BEIJING—A Chinese author and three lawyers have condemned media censors in an open letter to parliament for banning the writer's latest book, and called for an end to all forms of “unconstitutional” censorship.
Zhang Yihe accused the cabinet's General Administration of Press and Publications of pulling Performers' Pasts, a book about the high-pitched masters of Peking Opera, and seven other works, some with political or social themes, from bookshops in January and threatened to sue.
In their letter posted on the Internet, Zhang and the lawyers urged the National People's Congress “to ask government agencies concerned for an explanation for the unconstitutional actions and arbitrary misdeeds with regards to publication issues”.
Zhang and attorneys Zhang Sizhi, Pu Zhiqiang and Fu Kexin also asked parliament to investigate the ban after its annual session ends on Friday.
Zhang Yihe won fame in 2004 for a memoir about her father and other intellectuals who embraced Mao Zedong's revolution only to be purged in the 1957 Anti-Rightist Campaign along with about 500,000 rightists, or liberals.
Reprints of the memoir have been banned, but pirated copies can be picked up on many streetside book stalls in Beijing.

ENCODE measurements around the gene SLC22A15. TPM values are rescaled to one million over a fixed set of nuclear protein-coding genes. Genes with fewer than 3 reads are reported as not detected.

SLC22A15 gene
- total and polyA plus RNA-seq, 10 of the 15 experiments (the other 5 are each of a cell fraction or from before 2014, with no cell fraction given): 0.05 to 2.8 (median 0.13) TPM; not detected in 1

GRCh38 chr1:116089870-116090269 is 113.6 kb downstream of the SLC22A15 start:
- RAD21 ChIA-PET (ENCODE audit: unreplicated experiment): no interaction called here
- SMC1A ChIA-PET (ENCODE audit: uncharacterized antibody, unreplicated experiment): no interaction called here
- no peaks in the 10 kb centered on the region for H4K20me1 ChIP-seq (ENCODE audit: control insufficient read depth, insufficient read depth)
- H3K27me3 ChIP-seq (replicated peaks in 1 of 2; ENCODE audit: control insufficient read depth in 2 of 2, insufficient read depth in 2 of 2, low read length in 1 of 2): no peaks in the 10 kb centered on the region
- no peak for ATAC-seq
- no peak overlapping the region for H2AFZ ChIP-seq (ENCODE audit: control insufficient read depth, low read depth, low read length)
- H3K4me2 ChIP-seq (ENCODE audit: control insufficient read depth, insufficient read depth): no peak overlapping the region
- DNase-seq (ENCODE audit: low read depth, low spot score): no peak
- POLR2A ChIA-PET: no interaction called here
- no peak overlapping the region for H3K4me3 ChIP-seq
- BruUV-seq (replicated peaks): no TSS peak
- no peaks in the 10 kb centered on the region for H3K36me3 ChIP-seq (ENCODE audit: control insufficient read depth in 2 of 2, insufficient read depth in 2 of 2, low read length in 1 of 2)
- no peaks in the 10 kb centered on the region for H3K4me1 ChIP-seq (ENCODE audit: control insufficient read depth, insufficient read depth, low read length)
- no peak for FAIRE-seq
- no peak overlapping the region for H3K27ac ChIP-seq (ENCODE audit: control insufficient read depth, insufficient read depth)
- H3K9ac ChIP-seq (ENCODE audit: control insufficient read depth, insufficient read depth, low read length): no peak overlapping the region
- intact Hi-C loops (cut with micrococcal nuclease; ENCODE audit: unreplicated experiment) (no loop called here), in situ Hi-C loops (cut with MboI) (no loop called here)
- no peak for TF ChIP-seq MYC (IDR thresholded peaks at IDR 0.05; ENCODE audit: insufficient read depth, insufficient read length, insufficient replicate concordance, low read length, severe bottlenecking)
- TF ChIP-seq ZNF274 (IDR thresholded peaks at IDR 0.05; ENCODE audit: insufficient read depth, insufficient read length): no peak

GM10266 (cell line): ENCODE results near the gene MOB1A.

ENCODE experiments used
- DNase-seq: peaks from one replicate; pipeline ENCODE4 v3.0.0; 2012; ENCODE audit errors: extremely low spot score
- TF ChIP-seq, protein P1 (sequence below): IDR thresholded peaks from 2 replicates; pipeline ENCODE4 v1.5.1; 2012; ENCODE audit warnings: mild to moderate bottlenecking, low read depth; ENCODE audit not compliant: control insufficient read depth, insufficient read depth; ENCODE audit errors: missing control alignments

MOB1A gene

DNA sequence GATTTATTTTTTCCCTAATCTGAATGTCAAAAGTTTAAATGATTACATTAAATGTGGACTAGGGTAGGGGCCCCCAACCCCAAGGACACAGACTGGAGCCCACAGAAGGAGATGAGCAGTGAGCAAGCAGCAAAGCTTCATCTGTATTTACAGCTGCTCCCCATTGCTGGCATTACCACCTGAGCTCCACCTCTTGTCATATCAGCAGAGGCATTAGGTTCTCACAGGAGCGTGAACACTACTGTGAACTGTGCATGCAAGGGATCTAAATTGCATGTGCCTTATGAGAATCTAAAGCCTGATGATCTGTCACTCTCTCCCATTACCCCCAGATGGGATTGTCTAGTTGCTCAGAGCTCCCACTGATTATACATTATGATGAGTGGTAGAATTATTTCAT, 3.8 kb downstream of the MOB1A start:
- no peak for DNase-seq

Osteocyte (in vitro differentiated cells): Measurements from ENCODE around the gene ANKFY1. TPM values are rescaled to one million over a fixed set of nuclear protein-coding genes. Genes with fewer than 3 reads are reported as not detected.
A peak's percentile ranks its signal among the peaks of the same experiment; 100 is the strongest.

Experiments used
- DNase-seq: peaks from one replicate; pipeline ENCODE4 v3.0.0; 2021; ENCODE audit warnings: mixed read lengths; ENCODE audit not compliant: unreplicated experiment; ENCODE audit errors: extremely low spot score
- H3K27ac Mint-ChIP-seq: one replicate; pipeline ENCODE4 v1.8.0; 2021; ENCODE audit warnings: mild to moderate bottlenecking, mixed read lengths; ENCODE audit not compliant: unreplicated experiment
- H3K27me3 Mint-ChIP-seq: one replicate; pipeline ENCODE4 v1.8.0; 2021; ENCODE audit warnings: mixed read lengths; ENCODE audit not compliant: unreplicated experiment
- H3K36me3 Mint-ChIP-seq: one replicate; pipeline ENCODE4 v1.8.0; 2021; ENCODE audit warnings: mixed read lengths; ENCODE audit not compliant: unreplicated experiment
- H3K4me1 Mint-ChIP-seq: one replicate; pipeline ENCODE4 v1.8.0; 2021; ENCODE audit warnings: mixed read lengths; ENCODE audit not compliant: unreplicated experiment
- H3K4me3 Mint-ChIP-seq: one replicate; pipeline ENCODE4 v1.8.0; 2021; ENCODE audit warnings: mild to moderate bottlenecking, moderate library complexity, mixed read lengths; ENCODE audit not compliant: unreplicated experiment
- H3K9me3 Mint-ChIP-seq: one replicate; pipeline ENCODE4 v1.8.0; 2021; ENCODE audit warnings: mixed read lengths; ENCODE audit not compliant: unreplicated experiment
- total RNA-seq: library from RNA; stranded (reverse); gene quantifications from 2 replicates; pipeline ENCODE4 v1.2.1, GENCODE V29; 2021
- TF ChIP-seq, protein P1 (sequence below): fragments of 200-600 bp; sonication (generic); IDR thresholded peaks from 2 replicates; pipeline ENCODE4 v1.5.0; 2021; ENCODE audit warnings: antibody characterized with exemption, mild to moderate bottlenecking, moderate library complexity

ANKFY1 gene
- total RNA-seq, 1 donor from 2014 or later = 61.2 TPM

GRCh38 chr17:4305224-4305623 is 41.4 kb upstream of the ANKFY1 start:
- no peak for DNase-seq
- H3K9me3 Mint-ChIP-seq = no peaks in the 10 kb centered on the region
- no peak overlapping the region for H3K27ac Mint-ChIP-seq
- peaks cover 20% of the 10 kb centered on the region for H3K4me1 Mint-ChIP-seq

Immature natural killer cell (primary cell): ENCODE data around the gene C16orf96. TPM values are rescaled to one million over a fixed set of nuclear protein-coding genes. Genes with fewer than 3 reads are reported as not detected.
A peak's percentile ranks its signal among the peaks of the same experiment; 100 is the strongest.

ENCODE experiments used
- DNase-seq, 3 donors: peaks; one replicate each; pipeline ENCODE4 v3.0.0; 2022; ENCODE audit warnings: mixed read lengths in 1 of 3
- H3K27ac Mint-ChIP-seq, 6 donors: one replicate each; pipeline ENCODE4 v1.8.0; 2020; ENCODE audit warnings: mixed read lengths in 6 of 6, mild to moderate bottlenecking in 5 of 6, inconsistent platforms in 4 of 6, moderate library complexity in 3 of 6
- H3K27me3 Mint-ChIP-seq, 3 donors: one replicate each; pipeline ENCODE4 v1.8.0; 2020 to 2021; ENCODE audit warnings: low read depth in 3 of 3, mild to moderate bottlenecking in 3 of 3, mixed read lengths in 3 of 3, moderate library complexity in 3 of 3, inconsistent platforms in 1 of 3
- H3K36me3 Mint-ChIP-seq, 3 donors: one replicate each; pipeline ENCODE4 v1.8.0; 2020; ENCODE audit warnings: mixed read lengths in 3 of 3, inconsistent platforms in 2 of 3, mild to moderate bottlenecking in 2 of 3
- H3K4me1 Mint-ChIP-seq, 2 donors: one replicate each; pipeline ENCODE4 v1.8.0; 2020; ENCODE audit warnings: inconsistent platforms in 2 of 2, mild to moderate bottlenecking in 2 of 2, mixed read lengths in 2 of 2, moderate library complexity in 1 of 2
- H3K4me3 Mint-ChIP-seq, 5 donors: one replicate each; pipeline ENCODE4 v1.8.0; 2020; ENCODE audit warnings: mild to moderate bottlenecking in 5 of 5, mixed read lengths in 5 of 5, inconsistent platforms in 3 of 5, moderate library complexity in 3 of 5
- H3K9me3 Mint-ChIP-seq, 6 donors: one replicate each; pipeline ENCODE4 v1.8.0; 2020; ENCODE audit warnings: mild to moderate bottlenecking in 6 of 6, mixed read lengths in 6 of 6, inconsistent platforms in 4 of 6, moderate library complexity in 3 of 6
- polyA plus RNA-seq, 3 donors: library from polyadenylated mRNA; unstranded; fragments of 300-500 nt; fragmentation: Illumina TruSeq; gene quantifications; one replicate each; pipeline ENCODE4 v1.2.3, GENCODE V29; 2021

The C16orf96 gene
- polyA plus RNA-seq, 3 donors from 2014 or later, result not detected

This year's 50th anniversary of the Anti-Rightist Campaign threatens to summon unhappy ghosts from the Communist Party's past, and the party's Propaganda Department has banned publication of books on the period and the chaotic 1966-76 Cultural Revolution, a source with knowledge of the ban said.
“Publication of books and pictorials on the Anti-Rightist Campaign are banned to prevent the disgruntled from smearing the Communist Party,” the source told Reuters.
The banning of books, magazines and newspapers has long been common in one-party China. Freedom of expression is enshrined in the constitution, but in practice the Communist Party has exercised iron control since the 1949 revolution.
Media censors have also warned domestic media and book publishers against fanning the flames of anti-Japanese sentiment this year, said the source who requested anonymity.
Authorities are obsessed with stability and keen to avoid any repeat of anti-Japanese protests across China in 2005 ahead of a leadership reshuffle at the party's 17th Congress this autumn.
Resentment of Japan's wartime aggression runs deep among many Chinese, who feel Japan has not fully atoned for its past. But China is expected to play down commemorations marking the 70th anniversary of the July 7 Marco Polo Bridge Incident–the start of the Sino-Japanese War.
The Propaganda Department has also issued verbal directives to newspapers, magazines, television and radio stations and book publishers not to offend Muslims in the Year of the Pig, which began in February, the source said.
Islam forbids the eating of pork. There are an estimated 20 million Muslims in China, mainly living in central and western provinces.
Media and publishers were also told “not to excessively publicise the extravagant lifestyles of rich and corrupt officials”, apparently to avoid worsening social tensions between the society's haves and have-nots.
Market pressure to boost circulation and advertising revenues has emboldened many newspapers, magazines and publishers after state subsidies were slashed and they were left to fend for themselves. But media and publishers still answer to censors.